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Propecia vs. Rogaine

author image Sarah Terry
Sarah Terry brings over 10 years of experience writing novels, business-to-business newsletters and a plethora of how-to articles. Terry has written articles and publications for a wide range of markets and subject matters, including Medicine & Health, Eli Financial, Dartnell Publications and Eli Journals.
Propecia vs. Rogaine
Both Rogaine and Propecia are used to treat hair loss. Photo Credit Bald man from backside image by TekinT from <a href='http://www.fotolia.com'>Fotolia.com</a>

Minoxidil is a medication that's commonly marketed under the name Rogaine, and finasteride is marketed under the label Propecia. You might use either Rogaine or Propecia to help treat hair loss. Talk with your physician before you use these medications for hair loss, because they both pose certain health risks, drug interactions and side effects.


Rogaine and Propecia both inhibit hair loss while promoting hair growth, explains the University of Pittsburgh Medical Center.

Rogaine is an over-the-counter treatment used primarily for treating androgenetic alopecia, also called male- and female-pattern baldness, and alopecia areata, an autoimmune disease. Rogaine appears to make hair shafts thicker and increase the number of hair follicles, notes the University of Michigan Health System.

Propecia requires a prescription. It is used to treat androgenetic alopecia specifically in men. It affects male hormones that cause hair loss by blocking testosterone's conversion into dihydrotestosterone, or DHT.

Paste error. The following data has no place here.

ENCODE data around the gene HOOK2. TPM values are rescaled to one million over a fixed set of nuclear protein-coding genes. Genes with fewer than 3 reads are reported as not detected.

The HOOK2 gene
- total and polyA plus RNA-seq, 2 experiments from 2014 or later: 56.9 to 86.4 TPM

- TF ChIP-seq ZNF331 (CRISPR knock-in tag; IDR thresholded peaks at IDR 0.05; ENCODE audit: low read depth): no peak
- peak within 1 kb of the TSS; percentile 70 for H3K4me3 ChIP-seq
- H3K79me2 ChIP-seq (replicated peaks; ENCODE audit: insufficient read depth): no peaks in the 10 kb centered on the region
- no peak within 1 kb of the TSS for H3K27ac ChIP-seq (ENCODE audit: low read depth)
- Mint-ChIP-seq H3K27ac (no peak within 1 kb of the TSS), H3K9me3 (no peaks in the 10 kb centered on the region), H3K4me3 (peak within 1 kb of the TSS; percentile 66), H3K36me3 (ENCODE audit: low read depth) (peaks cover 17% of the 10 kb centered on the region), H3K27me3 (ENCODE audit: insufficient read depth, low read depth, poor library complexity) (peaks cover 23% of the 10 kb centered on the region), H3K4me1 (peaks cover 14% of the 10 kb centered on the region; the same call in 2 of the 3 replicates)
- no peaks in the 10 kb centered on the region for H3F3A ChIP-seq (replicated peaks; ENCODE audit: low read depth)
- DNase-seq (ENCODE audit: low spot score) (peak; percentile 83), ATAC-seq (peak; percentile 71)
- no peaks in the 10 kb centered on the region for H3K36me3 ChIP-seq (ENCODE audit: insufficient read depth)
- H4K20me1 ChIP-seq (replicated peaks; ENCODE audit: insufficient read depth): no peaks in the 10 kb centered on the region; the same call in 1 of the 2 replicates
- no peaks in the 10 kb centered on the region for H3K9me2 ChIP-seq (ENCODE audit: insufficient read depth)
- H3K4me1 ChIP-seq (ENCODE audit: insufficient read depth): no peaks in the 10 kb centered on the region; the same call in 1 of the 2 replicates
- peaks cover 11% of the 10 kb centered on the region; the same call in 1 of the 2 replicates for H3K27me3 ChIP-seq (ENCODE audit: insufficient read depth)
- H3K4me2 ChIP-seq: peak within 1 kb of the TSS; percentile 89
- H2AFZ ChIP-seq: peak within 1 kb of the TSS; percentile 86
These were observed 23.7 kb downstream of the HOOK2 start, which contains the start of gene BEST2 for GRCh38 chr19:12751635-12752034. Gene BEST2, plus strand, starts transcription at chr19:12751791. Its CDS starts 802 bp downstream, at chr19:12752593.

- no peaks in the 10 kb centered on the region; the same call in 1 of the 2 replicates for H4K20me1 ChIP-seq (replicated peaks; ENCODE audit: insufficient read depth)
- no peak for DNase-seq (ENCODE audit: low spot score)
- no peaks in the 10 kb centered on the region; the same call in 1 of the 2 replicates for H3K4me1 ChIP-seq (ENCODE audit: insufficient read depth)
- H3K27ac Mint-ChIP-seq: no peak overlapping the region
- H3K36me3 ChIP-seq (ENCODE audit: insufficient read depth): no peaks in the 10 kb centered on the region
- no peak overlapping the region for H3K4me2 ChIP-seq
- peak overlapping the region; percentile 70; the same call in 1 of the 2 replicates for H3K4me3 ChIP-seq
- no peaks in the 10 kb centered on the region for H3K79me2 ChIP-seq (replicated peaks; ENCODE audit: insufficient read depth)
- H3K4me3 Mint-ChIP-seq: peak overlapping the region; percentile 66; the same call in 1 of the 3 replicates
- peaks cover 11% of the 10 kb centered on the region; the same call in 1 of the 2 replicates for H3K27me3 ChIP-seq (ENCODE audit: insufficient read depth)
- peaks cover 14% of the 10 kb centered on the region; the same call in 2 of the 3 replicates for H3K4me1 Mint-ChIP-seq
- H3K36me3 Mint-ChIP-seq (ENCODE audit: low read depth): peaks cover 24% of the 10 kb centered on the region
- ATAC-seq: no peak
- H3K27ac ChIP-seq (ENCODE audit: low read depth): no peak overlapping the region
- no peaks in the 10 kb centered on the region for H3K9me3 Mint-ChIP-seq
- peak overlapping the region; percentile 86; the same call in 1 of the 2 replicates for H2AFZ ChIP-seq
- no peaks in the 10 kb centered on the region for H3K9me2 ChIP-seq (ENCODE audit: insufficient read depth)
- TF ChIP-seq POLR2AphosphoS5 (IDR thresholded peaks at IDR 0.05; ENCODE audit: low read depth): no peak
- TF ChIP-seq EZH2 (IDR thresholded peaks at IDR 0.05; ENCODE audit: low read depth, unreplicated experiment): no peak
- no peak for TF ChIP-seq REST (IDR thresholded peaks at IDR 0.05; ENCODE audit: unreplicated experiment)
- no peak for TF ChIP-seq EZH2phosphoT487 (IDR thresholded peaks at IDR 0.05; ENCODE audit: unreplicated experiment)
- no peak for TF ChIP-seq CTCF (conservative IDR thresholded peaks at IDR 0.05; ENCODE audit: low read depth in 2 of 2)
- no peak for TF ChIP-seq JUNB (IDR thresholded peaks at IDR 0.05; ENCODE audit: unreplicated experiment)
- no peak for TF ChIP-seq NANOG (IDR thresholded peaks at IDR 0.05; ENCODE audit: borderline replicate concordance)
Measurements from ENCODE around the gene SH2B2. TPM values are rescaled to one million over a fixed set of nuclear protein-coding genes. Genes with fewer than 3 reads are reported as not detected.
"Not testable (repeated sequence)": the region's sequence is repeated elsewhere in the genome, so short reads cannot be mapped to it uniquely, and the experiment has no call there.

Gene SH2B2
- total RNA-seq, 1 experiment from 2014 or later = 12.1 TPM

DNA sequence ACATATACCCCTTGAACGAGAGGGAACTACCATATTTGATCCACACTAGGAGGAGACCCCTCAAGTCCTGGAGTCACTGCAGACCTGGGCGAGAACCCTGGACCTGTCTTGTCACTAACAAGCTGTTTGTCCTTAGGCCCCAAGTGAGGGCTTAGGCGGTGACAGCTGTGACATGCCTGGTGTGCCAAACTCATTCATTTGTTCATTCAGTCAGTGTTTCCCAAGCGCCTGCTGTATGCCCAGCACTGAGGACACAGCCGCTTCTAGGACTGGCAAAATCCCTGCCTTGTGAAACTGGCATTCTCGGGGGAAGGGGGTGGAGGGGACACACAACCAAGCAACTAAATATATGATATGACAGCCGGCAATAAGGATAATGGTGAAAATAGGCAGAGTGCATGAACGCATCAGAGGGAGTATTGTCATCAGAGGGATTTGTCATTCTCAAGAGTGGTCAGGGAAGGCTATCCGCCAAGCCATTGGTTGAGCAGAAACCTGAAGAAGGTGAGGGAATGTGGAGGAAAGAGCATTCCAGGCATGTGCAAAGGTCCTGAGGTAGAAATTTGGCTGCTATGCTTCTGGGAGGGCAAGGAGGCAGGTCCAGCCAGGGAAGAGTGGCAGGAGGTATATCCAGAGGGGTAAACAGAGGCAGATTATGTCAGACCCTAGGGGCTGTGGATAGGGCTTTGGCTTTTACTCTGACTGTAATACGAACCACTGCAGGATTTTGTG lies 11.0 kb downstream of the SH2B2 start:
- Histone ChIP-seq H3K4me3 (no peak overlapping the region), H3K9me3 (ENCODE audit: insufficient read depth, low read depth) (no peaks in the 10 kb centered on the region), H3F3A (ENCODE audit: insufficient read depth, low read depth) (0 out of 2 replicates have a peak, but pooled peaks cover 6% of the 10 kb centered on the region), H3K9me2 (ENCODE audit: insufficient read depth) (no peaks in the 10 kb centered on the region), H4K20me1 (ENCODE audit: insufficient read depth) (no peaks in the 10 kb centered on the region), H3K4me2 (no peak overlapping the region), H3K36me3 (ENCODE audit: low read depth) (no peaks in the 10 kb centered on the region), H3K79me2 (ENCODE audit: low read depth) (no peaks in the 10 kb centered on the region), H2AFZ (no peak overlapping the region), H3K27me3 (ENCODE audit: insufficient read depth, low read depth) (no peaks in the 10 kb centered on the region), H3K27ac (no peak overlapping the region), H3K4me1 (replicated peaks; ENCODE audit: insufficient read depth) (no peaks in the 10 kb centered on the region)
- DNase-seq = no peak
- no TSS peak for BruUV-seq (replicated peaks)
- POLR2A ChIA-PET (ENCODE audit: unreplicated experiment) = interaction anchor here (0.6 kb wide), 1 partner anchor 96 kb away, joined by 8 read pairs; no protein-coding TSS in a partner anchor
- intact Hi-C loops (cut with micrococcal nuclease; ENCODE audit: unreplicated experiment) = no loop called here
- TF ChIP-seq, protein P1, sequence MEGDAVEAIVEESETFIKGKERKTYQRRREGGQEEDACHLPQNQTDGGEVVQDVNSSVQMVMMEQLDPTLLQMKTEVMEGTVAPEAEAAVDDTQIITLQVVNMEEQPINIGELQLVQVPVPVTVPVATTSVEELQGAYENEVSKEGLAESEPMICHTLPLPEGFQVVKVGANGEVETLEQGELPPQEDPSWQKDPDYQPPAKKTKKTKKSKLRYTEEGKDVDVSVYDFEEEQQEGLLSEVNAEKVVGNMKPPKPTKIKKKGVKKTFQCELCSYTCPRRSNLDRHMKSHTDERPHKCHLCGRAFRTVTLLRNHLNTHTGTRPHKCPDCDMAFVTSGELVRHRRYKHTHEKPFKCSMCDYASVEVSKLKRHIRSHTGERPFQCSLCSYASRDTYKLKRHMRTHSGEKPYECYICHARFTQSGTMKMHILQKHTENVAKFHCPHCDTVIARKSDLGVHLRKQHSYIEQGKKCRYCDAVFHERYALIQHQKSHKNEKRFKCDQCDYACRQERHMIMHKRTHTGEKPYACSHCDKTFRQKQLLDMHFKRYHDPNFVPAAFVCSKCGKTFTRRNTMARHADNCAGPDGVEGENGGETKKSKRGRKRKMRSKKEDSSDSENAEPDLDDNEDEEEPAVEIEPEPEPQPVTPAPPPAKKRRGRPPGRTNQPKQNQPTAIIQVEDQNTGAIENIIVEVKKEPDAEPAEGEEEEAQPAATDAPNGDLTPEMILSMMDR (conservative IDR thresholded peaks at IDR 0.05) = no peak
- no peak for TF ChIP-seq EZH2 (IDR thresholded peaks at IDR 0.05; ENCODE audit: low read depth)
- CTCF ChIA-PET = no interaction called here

Rogaine is a topical treatment that comes in the form of a foam, lotion or liquid spray. It is available in a 2 or 5 percent concentration solution that you apply to your scalp twice each day.

Propecia is a pill taken by mouth once daily or as directed by your doctor.

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Rogaine topical solutions can take up to four months of daily use to show maximum effect, nnotes the University of Pittsburgh Medical Center. If you don't see a significant change in hair loss or growth after six months of use, you might want to try a different remedy. Unlike Propecia, Rogaine might generate new hair growth that's much thinner and shorter than your regular hair.

Noticeable results from taking Propecia can occur in as little as three months or up to one year. If you stop using Rogaine or taking Propecia, your hair loss will likely resume, and new hair growth will stop, because these treatments don't usually have any effects beyond active use, the Mayo Clinic points out.

Side Effects

Both Propecia and Rogaine can cause some side effects. Rogaine can cause itching, dandruff and skin irritation, cautions the University of Michigan Health System. Also, women who use Rogaine could grow unwanted facial hair. Propecia can cause erectile dysfunction, low sex drive and other sexual-function problems in men. Propecia might also cause drug interactions, so talk with your doctor about any other medications that you're taking.


Propecia poses serious health risks to women and children. Pregnant or breastfeeding women shouldn't take or even handle Propecia pills, and men taking Propecia should use birth control with their partners to prevent pregnancy while on the medication, warns the University of Pittsburgh Medical Center. Propecia could cause serious birth defects. Women using Rogaine who also take estrogen-containing medications like oral contraceptives or hormone replacement therapy could experience enhanced hair growth, notes the University of Michigan Health System. If you're pregnant or breastfeeding, you should ask your doctor before using Rogaine.

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